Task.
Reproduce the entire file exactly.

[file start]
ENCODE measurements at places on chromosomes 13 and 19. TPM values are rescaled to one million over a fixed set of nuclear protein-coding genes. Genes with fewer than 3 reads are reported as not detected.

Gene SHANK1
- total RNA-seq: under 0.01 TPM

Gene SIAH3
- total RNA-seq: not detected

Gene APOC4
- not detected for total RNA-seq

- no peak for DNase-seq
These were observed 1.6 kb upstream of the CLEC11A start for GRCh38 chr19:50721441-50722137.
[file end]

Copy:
ENCODE measurements at places on chromosomes 13 and 19. TPM values are rescaled to one million over a fixed set of nuclear protein-coding genes. Genes with fewer than 3 reads are reported as not detected.

Gene SHANK1
- total RNA-seq: under 0.01 TPM

Gene SIAH3
- total RNA-seq: not detected

Gene APOC4
- not detected for total RNA-seq

- no peak for DNase-seq
These were observed 1.6 kb upstream of the CLEC11A start for GRCh38 chr19:50721441-50722137.